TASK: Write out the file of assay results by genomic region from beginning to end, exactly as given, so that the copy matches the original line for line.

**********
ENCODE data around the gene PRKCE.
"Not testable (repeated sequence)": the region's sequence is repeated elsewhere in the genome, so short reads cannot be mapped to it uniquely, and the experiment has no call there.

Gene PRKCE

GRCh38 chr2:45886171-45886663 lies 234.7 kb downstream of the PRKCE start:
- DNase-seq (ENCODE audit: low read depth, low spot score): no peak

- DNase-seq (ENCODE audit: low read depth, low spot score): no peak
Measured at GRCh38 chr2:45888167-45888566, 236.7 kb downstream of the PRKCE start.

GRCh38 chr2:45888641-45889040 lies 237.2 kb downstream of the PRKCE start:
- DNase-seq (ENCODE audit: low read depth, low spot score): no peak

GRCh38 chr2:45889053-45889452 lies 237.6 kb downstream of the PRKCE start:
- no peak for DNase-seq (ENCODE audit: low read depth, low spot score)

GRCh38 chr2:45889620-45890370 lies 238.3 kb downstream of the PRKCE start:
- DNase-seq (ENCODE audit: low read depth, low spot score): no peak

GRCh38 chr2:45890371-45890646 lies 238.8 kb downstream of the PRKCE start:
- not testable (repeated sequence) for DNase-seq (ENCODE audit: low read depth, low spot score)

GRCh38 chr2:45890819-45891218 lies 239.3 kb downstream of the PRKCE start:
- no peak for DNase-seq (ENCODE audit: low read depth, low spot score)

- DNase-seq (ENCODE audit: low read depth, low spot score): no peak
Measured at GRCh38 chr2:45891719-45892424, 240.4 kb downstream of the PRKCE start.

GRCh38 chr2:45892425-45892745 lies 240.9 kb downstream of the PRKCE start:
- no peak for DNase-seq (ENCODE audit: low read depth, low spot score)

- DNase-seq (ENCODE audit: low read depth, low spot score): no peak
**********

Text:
ENCODE data around the gene PRKCE.
"Not testable (repeated sequence)": the region's sequence is repeated elsewhere in the genome, so short reads cannot be mapped to it uniquely, and the experiment has no call there.

Gene PRKCE

GRCh38 chr2:45886171-45886663 lies 234.7 kb downstream of the PRKCE start:
- DNase-seq (ENCODE audit: low read depth, low spot score): no peak

- DNase-seq (ENCODE audit: low read depth, low spot score): no peak
Measured at GRCh38 chr2:45888167-45888566, 236.7 kb downstream of the PRKCE start.

GRCh38 chr2:45888641-45889040 lies 237.2 kb downstream of the PRKCE start:
- DNase-seq (ENCODE audit: low read depth, low spot score): no peak

GRCh38 chr2:45889053-45889452 lies 237.6 kb downstream of the PRKCE start:
- no peak for DNase-seq (ENCODE audit: low read depth, low spot score)

GRCh38 chr2:45889620-45890370 lies 238.3 kb downstream of the PRKCE start:
- DNase-seq (ENCODE audit: low read depth, low spot score): no peak

GRCh38 chr2:45890371-45890646 lies 238.8 kb downstream of the PRKCE start:
- not testable (repeated sequence) for DNase-seq (ENCODE audit: low read depth, low spot score)

GRCh38 chr2:45890819-45891218 lies 239.3 kb downstream of the PRKCE start:
- no peak for DNase-seq (ENCODE audit: low read depth, low spot score)

- DNase-seq (ENCODE audit: low read depth, low spot score): no peak
Measured at GRCh38 chr2:45891719-45892424, 240.4 kb downstream of the PRKCE start.

GRCh38 chr2:45892425-45892745 lies 240.9 kb downstream of the PRKCE start:
- no peak for DNase-seq (ENCODE audit: low read depth, low spot score)

- DNase-seq (ENCODE audit: low read depth, low spot score): no peak